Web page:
Blog

A newsletter about the NHS that I dropped when Britain went into coronavirus lockdown

The NHS is the closest thing the English people have to a religion. H Shaw/Unsplash

The post below was originally intended to be a newsletter lead for the morning of Tuesday, March 24. However, it was overtaken by events as strict new restrictions on movement were introduced in the UK as it seeks to stem the spread of the coronavirus. We felt the newsletter had to reflect that huge moment for the country. However, I was keen to post the original given the central role the NHS is now playing in the story of COVID-19.

The NHS is the closest thing the English people have to a religion. So asserted Nigel Lawson, former UK chancellor of the exchequer under Margaret Thatcher. And in the years since, that sense of national passion for the health service appears only to have deepened. Think of the opening ceremony of the 2012 Olympic Games, in which it had a starring role.

The people of Scotland, Wales and Northern Ireland are no different in this instance. Indeed some might argue the devolved administrations sit even closer to the altar of the founding principles. As with the weather, or food, Britons can grumble about it (usually with reference to waiting times) but heaven help the foreigner who should query the sanctity of the NHS.

And there are facts behind the feeling. Often, those in the UK will draw contrast with healthcare in the United States. Consider for instance, this superb, very personal recent piece by Nora Groce, a medical anthropologist at UCL.

Press the public further on their thoughts about the NHS, and it won’t be long before Britons pinpoint what it is that keeps the flame burning for this institution born in 1948: the staff.

Unsurprising then that now, as it stands on the cusp of the greatest challenge in its history, the nation looks to those individuals. Among them is Dominic Wilkinson, a consultant neonatologist and professor of ethics at the University of Oxford. Here, he outlines the incredibly difficult conversations healthcare workers are having with their families, as they wait – and suggests the rest of us need to do the same. Movingly, he tells us about what might be the toughest decisions he and colleagues will face. He tells us starkly that the time has come to plan, and to think about what can and cannot be expected of this most venerated of healthcare systems. Please, do read his words.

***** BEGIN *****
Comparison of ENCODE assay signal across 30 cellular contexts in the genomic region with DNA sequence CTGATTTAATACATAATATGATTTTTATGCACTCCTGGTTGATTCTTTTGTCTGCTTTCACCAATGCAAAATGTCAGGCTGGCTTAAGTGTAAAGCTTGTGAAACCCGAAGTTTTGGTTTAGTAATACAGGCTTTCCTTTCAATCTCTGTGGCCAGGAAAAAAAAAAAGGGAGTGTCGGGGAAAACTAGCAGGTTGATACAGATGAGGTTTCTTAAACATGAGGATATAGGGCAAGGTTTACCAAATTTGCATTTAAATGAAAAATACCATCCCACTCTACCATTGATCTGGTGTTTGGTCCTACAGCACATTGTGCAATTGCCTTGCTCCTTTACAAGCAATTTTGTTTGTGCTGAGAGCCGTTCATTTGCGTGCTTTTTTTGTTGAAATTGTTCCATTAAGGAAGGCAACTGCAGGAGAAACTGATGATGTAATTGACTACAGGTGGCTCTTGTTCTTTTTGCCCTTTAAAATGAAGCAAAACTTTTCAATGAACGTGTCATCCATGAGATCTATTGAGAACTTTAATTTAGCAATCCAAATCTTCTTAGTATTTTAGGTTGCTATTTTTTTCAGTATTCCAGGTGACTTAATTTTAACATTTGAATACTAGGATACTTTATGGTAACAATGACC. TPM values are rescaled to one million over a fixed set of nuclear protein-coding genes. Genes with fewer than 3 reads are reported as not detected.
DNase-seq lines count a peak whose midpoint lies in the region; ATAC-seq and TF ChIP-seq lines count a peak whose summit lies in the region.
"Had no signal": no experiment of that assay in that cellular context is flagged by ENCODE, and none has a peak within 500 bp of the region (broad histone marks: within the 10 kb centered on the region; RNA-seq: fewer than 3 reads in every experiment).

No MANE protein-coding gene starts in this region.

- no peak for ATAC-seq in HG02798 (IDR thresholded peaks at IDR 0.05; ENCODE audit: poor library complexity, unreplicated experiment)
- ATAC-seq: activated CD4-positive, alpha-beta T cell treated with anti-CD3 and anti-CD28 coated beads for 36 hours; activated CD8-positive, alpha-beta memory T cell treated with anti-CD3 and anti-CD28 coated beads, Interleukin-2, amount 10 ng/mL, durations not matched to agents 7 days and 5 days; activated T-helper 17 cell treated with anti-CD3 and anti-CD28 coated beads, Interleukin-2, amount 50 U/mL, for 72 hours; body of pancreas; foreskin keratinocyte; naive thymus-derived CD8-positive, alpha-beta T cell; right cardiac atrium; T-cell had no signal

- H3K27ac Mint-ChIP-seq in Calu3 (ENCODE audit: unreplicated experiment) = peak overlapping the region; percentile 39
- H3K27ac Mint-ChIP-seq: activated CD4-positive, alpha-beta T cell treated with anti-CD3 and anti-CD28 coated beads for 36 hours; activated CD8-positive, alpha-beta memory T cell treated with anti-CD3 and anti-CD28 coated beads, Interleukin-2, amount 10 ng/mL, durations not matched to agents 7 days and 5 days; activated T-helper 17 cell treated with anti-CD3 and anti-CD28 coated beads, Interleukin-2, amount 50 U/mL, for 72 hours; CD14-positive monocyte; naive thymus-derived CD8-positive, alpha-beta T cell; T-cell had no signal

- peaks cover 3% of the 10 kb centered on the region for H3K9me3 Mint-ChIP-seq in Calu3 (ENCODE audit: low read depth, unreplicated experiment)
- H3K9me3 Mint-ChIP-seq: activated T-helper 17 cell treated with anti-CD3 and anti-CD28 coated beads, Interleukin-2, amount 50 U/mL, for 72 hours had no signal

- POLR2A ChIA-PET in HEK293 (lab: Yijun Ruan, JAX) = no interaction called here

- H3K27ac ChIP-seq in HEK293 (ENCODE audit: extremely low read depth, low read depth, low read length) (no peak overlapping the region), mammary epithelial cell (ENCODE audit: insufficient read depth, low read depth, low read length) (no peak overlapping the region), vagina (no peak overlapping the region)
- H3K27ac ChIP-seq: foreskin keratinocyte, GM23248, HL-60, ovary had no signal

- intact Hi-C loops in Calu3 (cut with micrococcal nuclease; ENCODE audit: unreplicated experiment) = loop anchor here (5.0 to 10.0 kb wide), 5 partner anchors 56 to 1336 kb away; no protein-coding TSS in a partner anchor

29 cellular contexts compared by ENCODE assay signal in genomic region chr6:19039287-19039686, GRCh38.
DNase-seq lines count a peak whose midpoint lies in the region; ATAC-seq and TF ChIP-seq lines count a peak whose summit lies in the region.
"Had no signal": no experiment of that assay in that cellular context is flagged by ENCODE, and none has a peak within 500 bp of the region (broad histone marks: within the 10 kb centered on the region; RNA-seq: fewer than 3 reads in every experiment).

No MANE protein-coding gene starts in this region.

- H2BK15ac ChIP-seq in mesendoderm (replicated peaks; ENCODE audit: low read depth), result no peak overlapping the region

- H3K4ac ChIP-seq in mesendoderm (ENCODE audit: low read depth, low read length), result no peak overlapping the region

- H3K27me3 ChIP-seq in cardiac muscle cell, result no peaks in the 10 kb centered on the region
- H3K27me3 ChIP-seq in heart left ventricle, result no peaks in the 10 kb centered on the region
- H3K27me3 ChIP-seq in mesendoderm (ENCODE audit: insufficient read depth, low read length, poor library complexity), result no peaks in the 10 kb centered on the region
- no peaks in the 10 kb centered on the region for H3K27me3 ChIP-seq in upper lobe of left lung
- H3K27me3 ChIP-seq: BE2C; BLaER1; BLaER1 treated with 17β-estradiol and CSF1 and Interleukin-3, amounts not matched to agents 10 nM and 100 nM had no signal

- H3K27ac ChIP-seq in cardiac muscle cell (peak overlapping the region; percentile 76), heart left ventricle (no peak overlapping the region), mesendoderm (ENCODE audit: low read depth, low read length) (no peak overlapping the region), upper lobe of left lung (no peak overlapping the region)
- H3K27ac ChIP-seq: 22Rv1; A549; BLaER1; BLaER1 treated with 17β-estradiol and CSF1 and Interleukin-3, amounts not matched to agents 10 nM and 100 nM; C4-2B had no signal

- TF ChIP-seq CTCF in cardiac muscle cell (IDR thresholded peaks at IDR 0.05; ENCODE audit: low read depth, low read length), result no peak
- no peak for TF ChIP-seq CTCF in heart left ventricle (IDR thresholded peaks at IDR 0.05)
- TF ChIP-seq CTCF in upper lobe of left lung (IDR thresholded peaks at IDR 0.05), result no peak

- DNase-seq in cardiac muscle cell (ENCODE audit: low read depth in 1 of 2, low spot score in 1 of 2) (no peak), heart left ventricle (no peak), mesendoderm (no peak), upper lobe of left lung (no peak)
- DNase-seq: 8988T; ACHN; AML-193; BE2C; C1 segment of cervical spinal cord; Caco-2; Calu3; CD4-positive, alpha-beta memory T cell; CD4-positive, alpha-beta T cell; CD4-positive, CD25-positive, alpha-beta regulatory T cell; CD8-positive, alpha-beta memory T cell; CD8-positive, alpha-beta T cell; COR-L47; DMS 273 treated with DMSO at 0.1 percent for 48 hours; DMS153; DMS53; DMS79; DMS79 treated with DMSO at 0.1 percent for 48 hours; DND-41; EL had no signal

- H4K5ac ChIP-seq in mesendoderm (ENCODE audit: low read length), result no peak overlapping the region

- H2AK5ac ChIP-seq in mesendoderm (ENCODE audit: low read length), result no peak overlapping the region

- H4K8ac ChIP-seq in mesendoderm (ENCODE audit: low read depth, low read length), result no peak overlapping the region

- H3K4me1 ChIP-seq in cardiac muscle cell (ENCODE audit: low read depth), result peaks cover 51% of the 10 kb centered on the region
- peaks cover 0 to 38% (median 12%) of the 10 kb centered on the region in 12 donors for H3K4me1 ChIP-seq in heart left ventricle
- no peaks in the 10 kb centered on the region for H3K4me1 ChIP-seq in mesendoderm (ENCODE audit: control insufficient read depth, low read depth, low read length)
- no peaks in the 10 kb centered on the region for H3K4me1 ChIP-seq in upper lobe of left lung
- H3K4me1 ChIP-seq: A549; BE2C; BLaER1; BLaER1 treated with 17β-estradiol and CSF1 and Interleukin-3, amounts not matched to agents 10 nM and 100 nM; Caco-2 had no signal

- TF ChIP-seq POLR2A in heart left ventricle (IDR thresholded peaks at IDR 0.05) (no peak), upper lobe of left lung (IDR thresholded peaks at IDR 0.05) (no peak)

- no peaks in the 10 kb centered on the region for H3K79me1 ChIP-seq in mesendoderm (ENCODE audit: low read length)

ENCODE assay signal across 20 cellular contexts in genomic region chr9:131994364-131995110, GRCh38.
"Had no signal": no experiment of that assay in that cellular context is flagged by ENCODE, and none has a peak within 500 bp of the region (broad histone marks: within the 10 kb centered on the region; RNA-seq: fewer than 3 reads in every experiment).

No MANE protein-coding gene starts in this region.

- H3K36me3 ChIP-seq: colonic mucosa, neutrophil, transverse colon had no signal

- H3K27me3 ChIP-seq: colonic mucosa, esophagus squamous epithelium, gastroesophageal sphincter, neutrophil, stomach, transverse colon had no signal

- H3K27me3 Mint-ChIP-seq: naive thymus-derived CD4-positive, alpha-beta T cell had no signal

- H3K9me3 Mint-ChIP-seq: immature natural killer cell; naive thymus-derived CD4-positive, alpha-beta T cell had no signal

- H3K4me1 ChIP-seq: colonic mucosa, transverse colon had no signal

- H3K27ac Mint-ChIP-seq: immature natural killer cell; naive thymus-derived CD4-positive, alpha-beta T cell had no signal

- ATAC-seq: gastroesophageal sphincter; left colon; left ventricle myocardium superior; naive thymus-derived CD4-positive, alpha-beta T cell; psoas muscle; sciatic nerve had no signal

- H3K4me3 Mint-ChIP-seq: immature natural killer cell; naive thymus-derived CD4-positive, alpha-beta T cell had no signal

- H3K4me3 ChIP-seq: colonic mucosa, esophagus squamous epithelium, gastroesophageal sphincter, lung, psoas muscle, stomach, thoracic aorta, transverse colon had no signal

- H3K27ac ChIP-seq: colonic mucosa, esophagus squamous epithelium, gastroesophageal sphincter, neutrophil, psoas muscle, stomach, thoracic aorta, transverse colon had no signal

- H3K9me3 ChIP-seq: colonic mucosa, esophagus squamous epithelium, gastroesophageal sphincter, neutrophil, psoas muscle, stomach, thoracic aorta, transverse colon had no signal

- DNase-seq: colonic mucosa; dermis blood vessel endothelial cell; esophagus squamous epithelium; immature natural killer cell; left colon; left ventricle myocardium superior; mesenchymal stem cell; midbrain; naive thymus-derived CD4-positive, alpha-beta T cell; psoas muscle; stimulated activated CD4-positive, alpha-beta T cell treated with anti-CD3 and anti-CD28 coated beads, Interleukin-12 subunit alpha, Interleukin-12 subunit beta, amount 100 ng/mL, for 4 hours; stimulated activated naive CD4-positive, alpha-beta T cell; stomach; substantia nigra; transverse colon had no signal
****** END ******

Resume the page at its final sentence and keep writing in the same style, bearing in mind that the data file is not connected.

Elsewhere, the pandemic continues to wreak havoc across sectors and continents. For a round-up of coverage from across The Conversation International, read the third of our regular updates, this week written by Martin La Monica, deputy editor of the US edition. A comprehensive gathering of the network’s coverage in English, can be found here.

The Conversation exists to provide a higher standard of news analysis and explanation. It seeks to take knowledge from some of the most informed people on the planet and share it with a broad readership. It aims to counter unreliable information, whether it be circulating via social media, new online channels, political players or some older media outlets. There is no charge to read, or to republish our content. All this is possible thanks to the support of academic, specialist authors, who write the content; universities that provide funding; and, of course, you the readers. It is not-for-profit, and a charity, and we greatly appreciate any donations made. They help us employ a dedicated team of editors who are committed to commissioning and sharing high quality journalism by experts.

If you would like to get daily analysis and news from experts, join the hundreds of thousands who’ve signed up to The Conversation newsletter.

Want to write?

Write an article and join a growing community of more than 100,100 academics and researchers from 3,206 institutions.

Register now